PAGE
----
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Do JUUL and e-cigarette flavours change risk perceptions of adolescents? Evidence from a national survey
  1. Kiersten Strombotne1,
  2. John Buckell2,
  3. Jody L Sindelar3
  1. 1 Health Law, Policy & Management, Boston University School of Public Health, Boston, Massachusetts, USA
  2. 2 Health Economics Research Centre, University of Oxford Nuffield Department of Population Health, Oxford, Oxfordshire, UK
  3. 3 Health Policy and Management, Yale School of Public Health, New Haven, Connecticut, USA
  1. Correspondence to Dr Kiersten Strombotne, Health Law, Policy & Management, Boston University School of Public Health, Boston, MA 02118, USA; kiersten{at}


Introduction Use of JUULs and e-cigarettes is growing rapidly, particularly among adolescents. Research suggests that flavours may increase the appeal of these products, but little is known about how flavours influence perception. We examined whether youth perceptions about the health risks of JUULs and e-cigarettes vary with flavours.

Methods We conducted a national survey in 2018 of 1610 high-school students aged 14–18 who had ever heard of either JUULs or e-cigarettes. Respondents were asked to rate the lung cancer risk, the harm of second-hand vapour, potential for addiction and healthiness of differently flavoured JUUL and e-cigarette products. We investigated the relationship among flavour, risk perception and socio-demographic information.

Results We found that risk perceptions for both JUULs and e-cigarettes differ significantly by flavour type. Youths perceive fruit flavours to be less likely to lead to lung cancer (−0.909 (0.065)), have harmful second-hand vapour (−0.933 (0.060)) and be more addictive (1.104 (0.094)) relative to tobacco flavours. Candy, menthol/mint and alcohol flavours show similar patterns of risk association, although the magnitude is slightly smaller than for fruit flavours.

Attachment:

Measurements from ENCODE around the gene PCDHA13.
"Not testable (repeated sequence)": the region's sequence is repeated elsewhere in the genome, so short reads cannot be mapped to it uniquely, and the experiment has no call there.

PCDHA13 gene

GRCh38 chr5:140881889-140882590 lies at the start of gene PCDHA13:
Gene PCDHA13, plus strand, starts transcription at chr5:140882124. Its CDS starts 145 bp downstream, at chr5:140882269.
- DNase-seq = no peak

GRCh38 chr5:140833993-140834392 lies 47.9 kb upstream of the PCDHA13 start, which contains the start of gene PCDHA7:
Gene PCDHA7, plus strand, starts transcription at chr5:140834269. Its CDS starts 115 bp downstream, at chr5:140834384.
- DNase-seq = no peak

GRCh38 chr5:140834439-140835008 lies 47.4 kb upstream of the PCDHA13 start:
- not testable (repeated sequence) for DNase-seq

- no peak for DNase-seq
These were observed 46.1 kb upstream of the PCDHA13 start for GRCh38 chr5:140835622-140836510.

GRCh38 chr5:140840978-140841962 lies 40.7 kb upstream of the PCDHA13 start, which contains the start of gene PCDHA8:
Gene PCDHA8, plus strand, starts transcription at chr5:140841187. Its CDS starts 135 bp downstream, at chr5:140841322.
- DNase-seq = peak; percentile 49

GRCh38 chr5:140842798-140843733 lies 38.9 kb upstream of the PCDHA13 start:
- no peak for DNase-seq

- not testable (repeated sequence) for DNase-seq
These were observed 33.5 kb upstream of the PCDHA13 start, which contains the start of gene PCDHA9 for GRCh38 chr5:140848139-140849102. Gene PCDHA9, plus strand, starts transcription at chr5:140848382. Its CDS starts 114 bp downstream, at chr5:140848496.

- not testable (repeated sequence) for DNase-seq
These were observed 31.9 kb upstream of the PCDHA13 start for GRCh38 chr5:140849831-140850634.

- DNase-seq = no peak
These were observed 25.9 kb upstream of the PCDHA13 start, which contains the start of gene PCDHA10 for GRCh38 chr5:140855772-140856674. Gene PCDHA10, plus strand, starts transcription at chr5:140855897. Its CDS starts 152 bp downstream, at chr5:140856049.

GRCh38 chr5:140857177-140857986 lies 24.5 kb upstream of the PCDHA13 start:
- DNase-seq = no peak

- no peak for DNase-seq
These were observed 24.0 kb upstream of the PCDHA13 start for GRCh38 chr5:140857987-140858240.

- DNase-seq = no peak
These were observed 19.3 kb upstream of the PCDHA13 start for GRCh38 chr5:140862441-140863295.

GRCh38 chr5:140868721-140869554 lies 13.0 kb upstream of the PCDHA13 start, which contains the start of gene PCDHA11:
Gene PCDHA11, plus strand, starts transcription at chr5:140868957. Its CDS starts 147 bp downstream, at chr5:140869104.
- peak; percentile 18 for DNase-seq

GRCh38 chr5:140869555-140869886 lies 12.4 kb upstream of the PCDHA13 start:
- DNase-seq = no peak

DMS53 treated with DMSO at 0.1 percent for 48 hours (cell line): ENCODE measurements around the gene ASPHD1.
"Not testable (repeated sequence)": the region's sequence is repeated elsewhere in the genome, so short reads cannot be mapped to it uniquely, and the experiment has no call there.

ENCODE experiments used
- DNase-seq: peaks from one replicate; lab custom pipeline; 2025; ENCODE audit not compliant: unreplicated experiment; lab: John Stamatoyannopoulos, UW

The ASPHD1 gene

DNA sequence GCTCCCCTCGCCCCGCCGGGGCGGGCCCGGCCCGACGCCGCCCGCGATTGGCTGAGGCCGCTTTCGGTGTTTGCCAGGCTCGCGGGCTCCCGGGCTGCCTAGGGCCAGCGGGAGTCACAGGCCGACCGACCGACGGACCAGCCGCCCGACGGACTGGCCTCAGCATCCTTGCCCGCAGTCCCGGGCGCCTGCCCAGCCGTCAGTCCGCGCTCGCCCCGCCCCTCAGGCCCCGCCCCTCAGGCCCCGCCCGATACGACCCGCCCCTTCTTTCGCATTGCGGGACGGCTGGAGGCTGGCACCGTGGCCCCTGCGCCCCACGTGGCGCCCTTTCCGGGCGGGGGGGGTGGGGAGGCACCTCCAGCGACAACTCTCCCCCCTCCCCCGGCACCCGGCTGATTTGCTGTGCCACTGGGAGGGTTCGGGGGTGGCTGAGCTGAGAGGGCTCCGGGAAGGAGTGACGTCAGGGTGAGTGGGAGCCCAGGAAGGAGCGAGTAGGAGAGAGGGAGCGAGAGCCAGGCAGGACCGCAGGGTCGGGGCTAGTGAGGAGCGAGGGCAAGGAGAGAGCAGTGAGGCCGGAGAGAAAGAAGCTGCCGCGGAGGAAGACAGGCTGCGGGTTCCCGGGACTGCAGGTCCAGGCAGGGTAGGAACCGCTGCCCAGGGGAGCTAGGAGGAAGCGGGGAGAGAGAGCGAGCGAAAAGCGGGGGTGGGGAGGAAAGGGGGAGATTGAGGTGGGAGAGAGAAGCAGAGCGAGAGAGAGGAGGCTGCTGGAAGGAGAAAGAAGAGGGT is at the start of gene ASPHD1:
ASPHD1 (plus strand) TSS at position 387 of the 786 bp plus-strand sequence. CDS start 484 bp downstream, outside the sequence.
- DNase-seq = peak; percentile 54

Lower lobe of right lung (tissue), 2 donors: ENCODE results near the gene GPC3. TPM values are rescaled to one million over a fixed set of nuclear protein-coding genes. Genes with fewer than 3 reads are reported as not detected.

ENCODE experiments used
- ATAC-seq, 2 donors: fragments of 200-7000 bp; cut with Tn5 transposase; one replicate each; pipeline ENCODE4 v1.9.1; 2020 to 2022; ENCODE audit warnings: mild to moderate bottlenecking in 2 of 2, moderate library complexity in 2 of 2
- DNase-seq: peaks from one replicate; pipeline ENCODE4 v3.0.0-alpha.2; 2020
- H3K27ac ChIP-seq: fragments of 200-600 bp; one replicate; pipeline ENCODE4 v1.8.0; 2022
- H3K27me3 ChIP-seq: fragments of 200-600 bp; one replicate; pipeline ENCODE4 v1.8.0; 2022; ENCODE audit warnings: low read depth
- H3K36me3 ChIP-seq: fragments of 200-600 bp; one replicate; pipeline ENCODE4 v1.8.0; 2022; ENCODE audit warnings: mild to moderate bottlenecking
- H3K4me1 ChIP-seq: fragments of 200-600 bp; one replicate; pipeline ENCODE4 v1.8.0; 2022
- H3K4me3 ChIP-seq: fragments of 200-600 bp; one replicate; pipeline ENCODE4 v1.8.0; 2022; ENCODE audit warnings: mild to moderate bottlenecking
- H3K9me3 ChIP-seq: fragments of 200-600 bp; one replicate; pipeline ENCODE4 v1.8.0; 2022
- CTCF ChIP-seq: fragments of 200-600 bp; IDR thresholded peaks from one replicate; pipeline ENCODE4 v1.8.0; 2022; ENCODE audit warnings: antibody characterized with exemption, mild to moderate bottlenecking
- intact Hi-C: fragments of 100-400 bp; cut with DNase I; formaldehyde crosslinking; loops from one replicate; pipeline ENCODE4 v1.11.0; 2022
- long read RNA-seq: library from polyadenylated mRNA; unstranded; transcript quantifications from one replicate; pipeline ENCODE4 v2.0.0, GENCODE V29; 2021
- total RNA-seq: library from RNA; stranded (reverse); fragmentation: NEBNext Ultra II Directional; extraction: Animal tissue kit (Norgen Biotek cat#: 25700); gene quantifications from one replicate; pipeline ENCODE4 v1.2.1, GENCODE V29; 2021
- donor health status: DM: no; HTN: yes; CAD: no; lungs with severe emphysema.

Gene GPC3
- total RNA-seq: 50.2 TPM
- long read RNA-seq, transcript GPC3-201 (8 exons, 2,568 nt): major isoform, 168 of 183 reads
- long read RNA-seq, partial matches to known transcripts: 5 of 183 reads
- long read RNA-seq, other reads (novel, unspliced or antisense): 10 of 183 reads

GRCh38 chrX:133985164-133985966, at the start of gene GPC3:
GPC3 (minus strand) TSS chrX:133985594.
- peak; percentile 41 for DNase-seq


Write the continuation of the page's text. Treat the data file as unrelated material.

Conclusions Youths believe that flavours are related to the health risks of both JUULs and e-cigarettes despite the fact that these differences in risk by flavour have not been scientifically or systematically established. A policy concern is that misperceptions based on flavour may result in increased vaping by youths. The findings from this study support the assertion that banning fruit, menthol or mint and sweet flavours could reduce the appeal of JUULs and e-cigarettes to youth, with concomitant health protections.

  • electronic nicotine delivery devices
  • public policy
  • prevention

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  • Contributors All authors contributed equally to this work.

  • Funding Research reported in this publication was supported in part by grant number P50DA036151 to Yale from the National Institute on Drug Abuse and FDA Center for Tobacco Products.

  • Disclaimer The content is solely the responsibility of the author(s) and does not necessarily represent the official views of the National Institutes of Health or the Food and Drug Administration. All authors made equal contributions to the design, analysis, and write-up of this research. No financial disclosures were reported by the authors of this paper.

  • Competing interests No, there are no competing interests.

  • Patient consent for publication Not required.

  • Ethics approval The Yale Human Subjects Committee approved this study.

  • Provenance and peer review Not commissioned; externally peer reviewed.

  • Data availability statement No data are available. No data sharing is possible, as our IRB required the following information in the assent language: 'Being in this survey will bring you no harm. All of your responses will be anonymous. Only the researchers involved in this study and those responsible for research oversight will have access to the information you provide'.